A: Throw your clothes back on and ask for help, explaining the problem with your limited vocabulary and miming. (Go to 13).

B: Tough it out. It isn’t worth the pride hit of getting dressed and admitting you don’t know how to work the water heater. (Go to 11).

C: Tough it out, but not completely. The shower room itself is still hot, so you stand really really close to the heater and try to wash your hair with as little water as possible. Showering is overrated, anyway. (Go to 12)

11: You are cold, but clean. Fair enough, I guess. (Go to 14).
12: You are cold, and not that clean. Better luck tomorrow, maybe. (Go to 14).
13: Your host family is super cool, and always helps you out, even when you say things like “I’m going to be late for the carrot” and “one day I’d like to eat a dog”.  You are warm and clean. (Go to 14).
14: It’s the end of the day, you’re showered and more or less clean. You have a cup of tea with your host sister and study a little Armenian while she studies English. You go to bed and read for about an hour. You wake up at 7:30, but snooze your alarm. Go to 1.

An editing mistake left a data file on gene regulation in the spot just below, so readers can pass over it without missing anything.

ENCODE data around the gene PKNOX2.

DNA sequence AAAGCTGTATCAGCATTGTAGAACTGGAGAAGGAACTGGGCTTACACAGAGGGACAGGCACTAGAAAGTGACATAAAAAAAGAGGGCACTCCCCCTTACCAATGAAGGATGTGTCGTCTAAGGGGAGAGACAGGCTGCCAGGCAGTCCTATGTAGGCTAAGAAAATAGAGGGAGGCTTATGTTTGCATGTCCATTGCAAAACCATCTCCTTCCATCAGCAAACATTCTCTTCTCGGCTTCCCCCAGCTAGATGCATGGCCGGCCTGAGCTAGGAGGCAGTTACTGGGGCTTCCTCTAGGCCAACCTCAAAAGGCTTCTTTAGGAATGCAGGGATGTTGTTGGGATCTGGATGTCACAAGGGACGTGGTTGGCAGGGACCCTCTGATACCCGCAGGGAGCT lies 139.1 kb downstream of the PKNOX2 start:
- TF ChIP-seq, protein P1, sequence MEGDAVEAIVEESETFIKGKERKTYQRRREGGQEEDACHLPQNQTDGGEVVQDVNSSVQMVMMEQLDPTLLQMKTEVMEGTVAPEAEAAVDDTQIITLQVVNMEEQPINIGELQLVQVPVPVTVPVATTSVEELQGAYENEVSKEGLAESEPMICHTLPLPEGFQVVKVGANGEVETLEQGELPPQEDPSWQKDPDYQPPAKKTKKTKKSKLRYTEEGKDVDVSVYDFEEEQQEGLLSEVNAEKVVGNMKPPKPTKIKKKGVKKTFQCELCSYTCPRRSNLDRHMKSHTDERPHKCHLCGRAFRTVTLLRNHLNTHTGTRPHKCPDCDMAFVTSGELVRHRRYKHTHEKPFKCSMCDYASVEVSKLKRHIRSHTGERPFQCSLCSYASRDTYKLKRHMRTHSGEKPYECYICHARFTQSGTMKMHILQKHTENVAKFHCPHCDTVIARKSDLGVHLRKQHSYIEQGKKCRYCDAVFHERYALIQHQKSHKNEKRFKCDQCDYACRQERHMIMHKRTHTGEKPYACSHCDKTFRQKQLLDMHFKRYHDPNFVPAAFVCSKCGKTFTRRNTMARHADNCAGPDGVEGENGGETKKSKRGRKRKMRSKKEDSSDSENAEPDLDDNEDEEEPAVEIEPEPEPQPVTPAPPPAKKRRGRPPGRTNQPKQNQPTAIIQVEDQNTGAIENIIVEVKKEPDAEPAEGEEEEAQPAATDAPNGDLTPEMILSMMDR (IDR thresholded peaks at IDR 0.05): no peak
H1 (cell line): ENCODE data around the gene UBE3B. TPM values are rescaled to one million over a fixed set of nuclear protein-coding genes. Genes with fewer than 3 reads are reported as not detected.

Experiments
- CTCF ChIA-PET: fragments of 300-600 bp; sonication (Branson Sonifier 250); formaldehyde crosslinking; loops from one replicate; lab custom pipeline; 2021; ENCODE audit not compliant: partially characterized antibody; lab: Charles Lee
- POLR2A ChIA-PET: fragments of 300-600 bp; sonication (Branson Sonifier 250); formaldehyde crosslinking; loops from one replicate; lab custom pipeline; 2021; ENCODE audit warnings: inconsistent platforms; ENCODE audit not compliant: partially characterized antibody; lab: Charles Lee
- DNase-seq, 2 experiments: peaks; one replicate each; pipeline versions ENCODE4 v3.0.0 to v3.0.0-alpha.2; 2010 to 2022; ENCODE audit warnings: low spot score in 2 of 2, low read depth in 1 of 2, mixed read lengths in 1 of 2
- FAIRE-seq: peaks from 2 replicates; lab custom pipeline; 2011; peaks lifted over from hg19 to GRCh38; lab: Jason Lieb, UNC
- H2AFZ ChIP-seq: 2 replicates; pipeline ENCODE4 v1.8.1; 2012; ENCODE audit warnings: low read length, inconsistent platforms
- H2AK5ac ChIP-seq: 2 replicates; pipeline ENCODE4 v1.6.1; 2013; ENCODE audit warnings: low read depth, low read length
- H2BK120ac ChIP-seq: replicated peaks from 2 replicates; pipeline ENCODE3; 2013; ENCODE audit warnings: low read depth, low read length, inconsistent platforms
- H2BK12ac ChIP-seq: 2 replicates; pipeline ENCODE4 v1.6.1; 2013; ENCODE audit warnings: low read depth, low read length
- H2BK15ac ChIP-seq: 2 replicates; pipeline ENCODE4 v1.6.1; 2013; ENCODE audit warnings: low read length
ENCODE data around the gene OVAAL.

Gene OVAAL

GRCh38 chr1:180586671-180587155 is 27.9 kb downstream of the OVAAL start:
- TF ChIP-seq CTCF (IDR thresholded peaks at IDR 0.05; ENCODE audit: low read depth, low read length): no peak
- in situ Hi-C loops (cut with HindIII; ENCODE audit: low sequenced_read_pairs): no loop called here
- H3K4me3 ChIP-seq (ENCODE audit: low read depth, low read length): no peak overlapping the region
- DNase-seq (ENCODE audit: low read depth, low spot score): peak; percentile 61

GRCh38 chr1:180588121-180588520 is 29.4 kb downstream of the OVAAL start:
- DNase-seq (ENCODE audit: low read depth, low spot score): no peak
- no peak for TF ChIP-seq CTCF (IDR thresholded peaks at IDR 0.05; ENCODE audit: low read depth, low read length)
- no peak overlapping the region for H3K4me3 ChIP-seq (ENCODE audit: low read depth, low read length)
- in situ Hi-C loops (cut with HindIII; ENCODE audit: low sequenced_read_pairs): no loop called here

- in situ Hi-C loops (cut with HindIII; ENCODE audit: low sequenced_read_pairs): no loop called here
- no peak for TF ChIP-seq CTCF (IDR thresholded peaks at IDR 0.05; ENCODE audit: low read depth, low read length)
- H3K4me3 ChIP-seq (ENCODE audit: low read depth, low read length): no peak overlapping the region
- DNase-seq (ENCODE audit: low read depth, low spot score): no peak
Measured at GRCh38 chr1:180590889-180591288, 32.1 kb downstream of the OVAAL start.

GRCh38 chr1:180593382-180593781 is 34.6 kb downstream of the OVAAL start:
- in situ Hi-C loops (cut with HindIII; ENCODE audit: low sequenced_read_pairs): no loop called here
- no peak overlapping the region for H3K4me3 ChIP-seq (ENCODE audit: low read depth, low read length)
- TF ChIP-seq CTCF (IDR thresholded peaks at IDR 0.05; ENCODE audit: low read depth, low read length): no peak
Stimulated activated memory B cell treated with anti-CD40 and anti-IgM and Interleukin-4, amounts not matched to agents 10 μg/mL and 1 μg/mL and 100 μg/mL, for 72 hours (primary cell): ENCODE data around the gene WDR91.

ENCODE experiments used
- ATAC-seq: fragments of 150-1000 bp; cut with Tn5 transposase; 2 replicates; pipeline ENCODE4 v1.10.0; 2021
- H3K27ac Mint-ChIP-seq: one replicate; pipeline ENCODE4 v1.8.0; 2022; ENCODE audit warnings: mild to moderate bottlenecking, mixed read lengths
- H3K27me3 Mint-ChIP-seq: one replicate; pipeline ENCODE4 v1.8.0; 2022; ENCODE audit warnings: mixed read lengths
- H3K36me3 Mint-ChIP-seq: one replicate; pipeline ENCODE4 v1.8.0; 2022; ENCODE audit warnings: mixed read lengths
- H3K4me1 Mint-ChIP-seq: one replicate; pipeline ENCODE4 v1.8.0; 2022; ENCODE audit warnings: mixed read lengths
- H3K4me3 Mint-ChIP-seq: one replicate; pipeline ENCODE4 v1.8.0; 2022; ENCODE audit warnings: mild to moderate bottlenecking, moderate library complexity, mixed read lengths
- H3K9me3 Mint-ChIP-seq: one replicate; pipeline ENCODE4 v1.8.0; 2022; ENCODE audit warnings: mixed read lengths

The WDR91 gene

(All views expressed on this site are my own and do not reflect the views of the Peace Corps, the US government or the Armenian government!)

Peace Corps Armenia: Raw Garlic is Spicy

I was planning on seeing my bad day all the way through, while I kicked a stone down the road in a pair of shoes not meant for distances measured in kilometers.

These shoes are my only pair that have seen three continents. I got them in Norwich after I soaked my old favorites beyond repair in a London puddle. Now, my three continent shoes trek down a dusty road in the Caucuses, soles thin enough that my toes can curl around rocks.

I think the thing about “bad days” is what lies in the definition. One whole day can’t possibly be all bad. There are 24 hours in every day. We don’t really have 24 consecutive bad hours. We have one or two frustrating, or embarrassing hours, which go on the color the rest of the day.

Kicking that stone down the road as I walked, I was okay with letting those hours dictate the whole day. That was my plan right up until I pushed through the gate and looked out into the garden and caught my host sister’s eye.

She grinned and waved me over. I set down my backpack, following the maze between plants to where she stood.

“Maddy, ary!” She told me. Come.